Title:
STYLET FOR STIMULATING MEDICAL IMPLANTS
Kind Code:
A1


Abstract:
An elongate stylet for removable insertion into a lumen of a stimulating medical implant, comprising a plurality of contiguous longitudinal regions, wherein a cross-sectional area of at least some of the regions are different.



Inventors:
Dadd, Fysh (Lane Cove, AU)
Treaba, Claudiu (Richmond, GB)
Application Number:
12/332338
Publication Date:
12/17/2009
Filing Date:
12/10/2008
Assignee:
COCHLEAR LIMITED (Lane Cove, AU)
Primary Class:
Other Classes:
607/137
International Classes:
A61F11/04; A61N1/05
View Patent Images:
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Primary Examiner:
RODJOM, KATHERINE MARIE
Attorney, Agent or Firm:
CONNOLLY BOVE LODGE & HUTZ LLP (1875 EYE STREET, N.W., SUITE 1100, WASHINGTON, DC, 20006, US)
Claims:
What is claimed is:

1. An elongate stylet for removable insertion into a lumen of a stimulating medical implant, comprising: a plurality of contiguous longitudinal regions, wherein a cross-sectional area of at least some of the regions are different.

2. The stylet of claim 1, wherein the stimulating medical implant is a precurved elongate carrier member having contiguous longitudinal regions each of which have an inherent bending force, wherein when the stylet is positioned in the lumen of the stimulating assembly, at least one region of the stylet is located in a corresponding one or more regions of the carrier member, and wherein one or more of the at least one region of the stylet has a combination of cross-sectional area and material that provide a resistance to the bending force of the corresponding one or more regions of the carrier member.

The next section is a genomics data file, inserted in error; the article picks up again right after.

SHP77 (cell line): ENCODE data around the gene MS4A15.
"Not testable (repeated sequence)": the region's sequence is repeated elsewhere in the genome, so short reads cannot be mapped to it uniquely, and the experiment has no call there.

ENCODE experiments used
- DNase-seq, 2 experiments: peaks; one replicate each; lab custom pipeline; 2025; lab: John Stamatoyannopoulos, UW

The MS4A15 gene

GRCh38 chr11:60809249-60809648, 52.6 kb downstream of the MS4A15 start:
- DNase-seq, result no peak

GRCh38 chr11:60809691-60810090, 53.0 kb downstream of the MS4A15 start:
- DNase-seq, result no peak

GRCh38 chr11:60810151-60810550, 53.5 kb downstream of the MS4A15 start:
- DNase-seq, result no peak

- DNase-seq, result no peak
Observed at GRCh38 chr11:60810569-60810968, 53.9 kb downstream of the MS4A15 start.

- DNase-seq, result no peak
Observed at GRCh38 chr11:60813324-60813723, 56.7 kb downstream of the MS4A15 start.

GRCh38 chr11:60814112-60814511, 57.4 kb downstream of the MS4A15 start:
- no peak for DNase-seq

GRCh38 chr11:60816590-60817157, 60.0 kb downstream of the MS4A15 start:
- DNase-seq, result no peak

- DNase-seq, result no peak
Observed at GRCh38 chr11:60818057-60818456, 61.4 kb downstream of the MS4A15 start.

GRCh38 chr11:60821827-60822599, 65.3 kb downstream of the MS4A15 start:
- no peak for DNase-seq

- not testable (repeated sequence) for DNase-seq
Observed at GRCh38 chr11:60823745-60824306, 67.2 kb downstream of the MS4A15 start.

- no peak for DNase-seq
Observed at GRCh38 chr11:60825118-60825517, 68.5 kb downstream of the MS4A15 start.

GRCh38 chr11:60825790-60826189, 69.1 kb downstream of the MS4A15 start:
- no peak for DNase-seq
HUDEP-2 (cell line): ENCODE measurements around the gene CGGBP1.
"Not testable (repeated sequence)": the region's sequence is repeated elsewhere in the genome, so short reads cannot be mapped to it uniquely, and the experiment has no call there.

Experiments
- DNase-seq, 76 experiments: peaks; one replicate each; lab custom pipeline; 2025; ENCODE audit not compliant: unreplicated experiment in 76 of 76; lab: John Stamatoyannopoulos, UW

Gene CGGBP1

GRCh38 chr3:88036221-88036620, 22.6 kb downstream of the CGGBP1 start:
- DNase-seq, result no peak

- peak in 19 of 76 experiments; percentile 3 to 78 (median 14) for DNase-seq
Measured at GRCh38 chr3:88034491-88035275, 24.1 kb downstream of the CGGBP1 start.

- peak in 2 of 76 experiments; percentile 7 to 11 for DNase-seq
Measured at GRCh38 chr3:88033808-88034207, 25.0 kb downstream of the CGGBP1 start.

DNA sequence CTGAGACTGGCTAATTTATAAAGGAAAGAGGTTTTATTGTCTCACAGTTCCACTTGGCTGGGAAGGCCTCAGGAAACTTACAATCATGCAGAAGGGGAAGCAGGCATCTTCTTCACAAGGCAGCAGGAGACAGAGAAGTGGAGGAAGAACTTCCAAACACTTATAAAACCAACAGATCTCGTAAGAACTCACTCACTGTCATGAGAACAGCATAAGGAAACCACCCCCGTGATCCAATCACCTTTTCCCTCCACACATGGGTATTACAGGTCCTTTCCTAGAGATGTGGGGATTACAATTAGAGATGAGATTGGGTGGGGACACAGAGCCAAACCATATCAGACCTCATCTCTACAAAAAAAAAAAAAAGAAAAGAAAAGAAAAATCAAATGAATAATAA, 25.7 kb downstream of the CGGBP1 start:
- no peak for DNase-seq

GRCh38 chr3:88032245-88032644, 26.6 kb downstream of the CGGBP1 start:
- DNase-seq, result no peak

3. The stylet of claim 2, wherein the carrier member is configured to be implanted in a human cochlea, and wherein the stylet is positioned in the lumen prior to implantation of the carrier member into the cochlea, and wherein the one or more regions of the carrier member corresponding to each of the at least one region of the stylet comprise one or more regions of the carrier member in which each of the corresponding at least one region of the stylet is positioned prior to implantation.

4. The stylet of claim 2, wherein the bending force of one of the longitudinal regions of the carrier member is different that the bending force of another of the longitudinal regions of the carrier member.

5. The stylet of claim 2, wherein the bending force of one of the longitudinal regions of the carrier member is approximately zero.

6. The stylet of claim 1, wherein the stylet further comprises transition regions between the neighboring regions of the plurality of longitudinal regions.

7. The stylet of claim 1, wherein the stimulating medical implant is an elongate stimulating assembly having contiguous longitudinal regions, wherein when the stylet is positioned in the lumen of the stimulating assembly, at least one region of the stylet is located in a corresponding one or more regions of the stimulating assembly, and wherein one or more of the at least one region of the stylet has a cross-sectional area that provides a desired amount of at least one of static and frictional force between the stylet and lumen.

8. The stylet of claim 7, wherein a plurality of the at least one region of the stylet have cross-sectional areas that provides a desired total amount of at least one of static and dynamic friction force between the stylet and lumen.

9. The stylet of claim 1, wherein the stimulating medical implant is a precurved elongate stimulating assembly configured to be implanted into a cochlea, and further wherein the cross-sectional area and length of each of said regions are such that the stylet substantially resists bending forces of a first region that the main body of the stylet is maximised at a region of the stylet that requires the greatest bending strength relative to other regions of the stylet.

10. The stylet of claim 1, wherein the stimulating medical implant is a precurved elongate stimulating assembly configured to be implanted into a cochlea, and further wherein the cross-sectional area and length of said regions are such that the stylet substantially resists bending forces of a first region that the main body of the stylet is maximised at a region of the stylet that requires the greatest bending strength relative to other regions of the stylet.